Chemical controlChemical control can be achieved by applications of granules or dusts to the leaf whorl early in crop growth to kill early larval instars. This method has limited effectiveness once the larvae bore into the stem. Neem products (powder from ground neem seeds) are reportedly effective and may be applied to the leaf whorl in a 1:1 mixture with dry clay or sawdust. Pesticides are poisons so it is essential to follow all safety precautions on labels.
CAB International (2006). Crop Protection Compendium. Wallingford, UK: CAB International. Accessed February 10th 2011
Le Ru B.P., Ong’amo G.O., Moyal P., Ngala L., Musyoka B., Abdullah Z., Cugala D., Defabachew B., Haile T.A., Kauma Matama T., Lada V.Y., Negassi, B., Pallangyo K., Ravolonandrianina J., Sidumo A., Omwega C.O., Schulthess F., Calatayud P.A. and Silvain J.F. (2006). Diversity of lepidopteran stem borers on monocotyledonous plants in eastern Africa and the islands of Madagascar and Zanzibar revisited. Bulletin of Entomological Research 96, 555–563.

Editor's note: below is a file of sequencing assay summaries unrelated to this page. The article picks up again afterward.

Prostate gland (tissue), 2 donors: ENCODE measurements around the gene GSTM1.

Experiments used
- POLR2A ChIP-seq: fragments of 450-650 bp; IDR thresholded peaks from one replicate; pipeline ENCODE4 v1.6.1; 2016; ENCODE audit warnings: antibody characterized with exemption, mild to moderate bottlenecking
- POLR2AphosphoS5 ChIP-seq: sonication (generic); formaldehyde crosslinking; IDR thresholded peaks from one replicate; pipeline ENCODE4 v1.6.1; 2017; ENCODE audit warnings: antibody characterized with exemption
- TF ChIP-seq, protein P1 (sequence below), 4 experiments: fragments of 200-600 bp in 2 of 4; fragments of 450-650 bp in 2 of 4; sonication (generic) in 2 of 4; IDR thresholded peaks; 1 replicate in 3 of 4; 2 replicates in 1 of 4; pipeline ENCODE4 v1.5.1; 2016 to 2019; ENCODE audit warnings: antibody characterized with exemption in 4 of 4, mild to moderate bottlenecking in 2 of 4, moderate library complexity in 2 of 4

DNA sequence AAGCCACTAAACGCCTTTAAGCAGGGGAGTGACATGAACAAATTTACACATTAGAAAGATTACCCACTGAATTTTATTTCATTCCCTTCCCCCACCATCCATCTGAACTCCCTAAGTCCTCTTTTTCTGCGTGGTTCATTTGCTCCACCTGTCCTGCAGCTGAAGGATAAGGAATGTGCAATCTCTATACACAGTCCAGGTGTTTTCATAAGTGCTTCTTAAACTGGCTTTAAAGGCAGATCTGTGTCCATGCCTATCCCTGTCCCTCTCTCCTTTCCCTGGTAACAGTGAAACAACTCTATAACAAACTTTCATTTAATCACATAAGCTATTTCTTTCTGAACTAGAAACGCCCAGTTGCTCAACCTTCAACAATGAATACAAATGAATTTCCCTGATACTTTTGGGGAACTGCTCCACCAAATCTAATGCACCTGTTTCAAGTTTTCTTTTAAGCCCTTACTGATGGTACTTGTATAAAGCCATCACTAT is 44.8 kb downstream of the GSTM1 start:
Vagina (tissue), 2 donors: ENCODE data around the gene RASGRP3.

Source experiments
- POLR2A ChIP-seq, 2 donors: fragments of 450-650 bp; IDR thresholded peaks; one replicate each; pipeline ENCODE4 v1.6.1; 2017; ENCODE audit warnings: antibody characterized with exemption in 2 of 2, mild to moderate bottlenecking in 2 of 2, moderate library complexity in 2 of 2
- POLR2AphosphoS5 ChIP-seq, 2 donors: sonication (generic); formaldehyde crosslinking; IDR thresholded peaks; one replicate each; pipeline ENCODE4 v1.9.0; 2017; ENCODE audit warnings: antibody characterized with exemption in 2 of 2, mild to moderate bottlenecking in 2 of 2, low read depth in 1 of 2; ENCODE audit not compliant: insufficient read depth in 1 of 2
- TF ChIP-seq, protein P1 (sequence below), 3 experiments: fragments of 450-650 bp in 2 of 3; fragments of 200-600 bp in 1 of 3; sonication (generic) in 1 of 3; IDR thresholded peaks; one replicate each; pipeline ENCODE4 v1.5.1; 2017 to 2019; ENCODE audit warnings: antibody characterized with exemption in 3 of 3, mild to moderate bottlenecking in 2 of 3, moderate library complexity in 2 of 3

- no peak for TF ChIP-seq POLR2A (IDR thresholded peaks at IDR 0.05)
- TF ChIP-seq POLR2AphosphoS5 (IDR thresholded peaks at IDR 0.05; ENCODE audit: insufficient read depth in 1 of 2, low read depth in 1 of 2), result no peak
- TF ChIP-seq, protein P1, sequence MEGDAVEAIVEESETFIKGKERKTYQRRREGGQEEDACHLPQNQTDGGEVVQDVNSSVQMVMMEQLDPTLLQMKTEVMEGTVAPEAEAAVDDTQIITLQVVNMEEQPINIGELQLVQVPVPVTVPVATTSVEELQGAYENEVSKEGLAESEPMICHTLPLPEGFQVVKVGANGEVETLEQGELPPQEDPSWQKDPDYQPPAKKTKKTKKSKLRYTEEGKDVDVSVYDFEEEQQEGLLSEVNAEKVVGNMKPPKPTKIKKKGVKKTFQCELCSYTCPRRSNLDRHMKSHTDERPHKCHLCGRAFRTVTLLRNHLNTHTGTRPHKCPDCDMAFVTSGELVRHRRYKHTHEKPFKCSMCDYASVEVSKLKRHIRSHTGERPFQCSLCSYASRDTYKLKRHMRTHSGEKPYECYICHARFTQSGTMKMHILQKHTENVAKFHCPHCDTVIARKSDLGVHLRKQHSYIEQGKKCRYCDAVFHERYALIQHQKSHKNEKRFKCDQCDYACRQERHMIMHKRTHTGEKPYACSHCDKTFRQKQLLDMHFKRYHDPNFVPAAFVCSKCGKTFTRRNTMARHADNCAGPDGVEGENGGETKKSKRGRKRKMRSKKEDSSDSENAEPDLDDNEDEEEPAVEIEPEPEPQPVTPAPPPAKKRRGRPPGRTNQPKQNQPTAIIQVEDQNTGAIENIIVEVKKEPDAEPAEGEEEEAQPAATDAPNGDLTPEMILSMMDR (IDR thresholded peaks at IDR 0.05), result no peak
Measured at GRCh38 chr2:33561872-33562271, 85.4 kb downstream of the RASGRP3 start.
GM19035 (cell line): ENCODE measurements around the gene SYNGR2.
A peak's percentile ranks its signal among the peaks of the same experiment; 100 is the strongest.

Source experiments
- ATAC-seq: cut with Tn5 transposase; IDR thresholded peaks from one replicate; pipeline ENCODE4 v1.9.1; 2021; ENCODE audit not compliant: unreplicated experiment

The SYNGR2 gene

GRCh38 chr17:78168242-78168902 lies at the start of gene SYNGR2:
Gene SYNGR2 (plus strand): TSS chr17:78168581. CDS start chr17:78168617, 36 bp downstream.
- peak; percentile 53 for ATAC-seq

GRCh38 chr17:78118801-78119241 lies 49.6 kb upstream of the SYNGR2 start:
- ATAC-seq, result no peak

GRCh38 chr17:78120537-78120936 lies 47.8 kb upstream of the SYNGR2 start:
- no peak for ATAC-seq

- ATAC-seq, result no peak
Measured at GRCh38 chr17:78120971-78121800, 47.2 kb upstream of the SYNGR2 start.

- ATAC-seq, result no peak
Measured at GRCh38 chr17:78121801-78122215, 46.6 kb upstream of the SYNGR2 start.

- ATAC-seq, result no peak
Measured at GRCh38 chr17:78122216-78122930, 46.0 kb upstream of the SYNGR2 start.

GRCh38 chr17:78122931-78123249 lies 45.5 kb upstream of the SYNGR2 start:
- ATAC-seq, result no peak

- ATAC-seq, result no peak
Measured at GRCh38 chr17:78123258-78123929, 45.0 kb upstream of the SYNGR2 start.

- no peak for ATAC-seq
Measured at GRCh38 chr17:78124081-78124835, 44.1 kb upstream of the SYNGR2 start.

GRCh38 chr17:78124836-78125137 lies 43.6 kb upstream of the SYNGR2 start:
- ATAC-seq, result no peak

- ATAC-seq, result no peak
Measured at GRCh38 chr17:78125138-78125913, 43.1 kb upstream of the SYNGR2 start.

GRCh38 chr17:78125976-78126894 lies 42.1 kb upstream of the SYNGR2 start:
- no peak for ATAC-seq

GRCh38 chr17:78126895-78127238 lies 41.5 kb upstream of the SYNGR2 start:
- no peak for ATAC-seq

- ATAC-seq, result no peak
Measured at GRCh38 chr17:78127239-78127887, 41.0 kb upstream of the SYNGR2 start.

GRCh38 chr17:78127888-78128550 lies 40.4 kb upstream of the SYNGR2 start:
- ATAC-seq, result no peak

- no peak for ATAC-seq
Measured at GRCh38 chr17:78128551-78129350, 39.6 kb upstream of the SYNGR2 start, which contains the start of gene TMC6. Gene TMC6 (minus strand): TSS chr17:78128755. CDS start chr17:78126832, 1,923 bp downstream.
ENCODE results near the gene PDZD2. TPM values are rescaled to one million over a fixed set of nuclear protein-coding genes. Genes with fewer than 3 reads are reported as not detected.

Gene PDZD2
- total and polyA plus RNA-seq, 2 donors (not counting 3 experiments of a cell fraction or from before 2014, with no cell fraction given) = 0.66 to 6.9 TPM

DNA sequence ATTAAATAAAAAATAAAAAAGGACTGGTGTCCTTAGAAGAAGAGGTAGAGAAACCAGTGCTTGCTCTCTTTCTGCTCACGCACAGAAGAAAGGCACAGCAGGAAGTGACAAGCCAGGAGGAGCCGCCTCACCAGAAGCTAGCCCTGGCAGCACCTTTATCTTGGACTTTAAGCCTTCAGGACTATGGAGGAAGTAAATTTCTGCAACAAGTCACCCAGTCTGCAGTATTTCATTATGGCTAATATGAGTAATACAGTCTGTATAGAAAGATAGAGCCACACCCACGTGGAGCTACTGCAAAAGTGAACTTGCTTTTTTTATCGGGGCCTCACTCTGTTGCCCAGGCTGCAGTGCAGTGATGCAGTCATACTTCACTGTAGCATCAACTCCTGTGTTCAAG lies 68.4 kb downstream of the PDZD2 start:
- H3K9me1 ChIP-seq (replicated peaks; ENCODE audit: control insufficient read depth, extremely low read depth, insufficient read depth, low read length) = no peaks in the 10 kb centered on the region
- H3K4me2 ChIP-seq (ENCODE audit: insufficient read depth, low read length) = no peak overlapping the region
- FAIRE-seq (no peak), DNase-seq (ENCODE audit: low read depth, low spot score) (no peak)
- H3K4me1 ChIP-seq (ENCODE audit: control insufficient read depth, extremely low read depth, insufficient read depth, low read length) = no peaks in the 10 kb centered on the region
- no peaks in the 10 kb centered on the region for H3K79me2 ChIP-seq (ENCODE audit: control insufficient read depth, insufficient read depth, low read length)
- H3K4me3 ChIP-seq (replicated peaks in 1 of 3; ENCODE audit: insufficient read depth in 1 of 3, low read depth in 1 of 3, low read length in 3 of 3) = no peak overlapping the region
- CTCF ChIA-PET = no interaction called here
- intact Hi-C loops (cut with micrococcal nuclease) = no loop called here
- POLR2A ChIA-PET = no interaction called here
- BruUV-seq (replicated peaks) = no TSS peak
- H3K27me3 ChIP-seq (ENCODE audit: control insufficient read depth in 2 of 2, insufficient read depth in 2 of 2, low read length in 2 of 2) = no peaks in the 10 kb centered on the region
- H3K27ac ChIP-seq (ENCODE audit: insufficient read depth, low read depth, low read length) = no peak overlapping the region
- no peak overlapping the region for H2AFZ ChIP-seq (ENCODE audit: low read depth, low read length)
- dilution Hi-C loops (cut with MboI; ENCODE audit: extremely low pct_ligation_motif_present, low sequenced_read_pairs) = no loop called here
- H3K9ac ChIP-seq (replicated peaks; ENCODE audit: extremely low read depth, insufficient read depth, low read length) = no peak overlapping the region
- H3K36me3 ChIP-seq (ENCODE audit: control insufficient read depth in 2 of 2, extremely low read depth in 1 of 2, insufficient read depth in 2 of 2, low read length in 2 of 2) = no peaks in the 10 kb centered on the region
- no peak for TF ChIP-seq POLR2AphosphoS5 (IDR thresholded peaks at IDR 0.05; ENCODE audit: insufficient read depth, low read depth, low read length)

Niyibigira E.I. (2003). Genetic variability in Cotesia flavipes and its importance in biological control of lepidopteran stemborers. PhD Thesis, Wageningen University, 162pp
Anne M. Akol, Makerere University; Maneno Y. Chidege, Tropical Pesticides Research Institute; Herbert A.L. Talwana, Makerere University; John R. Mauremootoo, BioNET-INTERNATIONAL Secretariat.
We recognise the support from the National Museums of Kenya, Tropical Pesticides Research Institute (TPRI) - Tanzania and Makerere University, Uganda. This activity was undertaken as part of the BioNET-EAFRINET UVIMA Project (Taxonomy for Development in East Africa).
BioNET-EAFRINET Regional Coordinator: email@example.com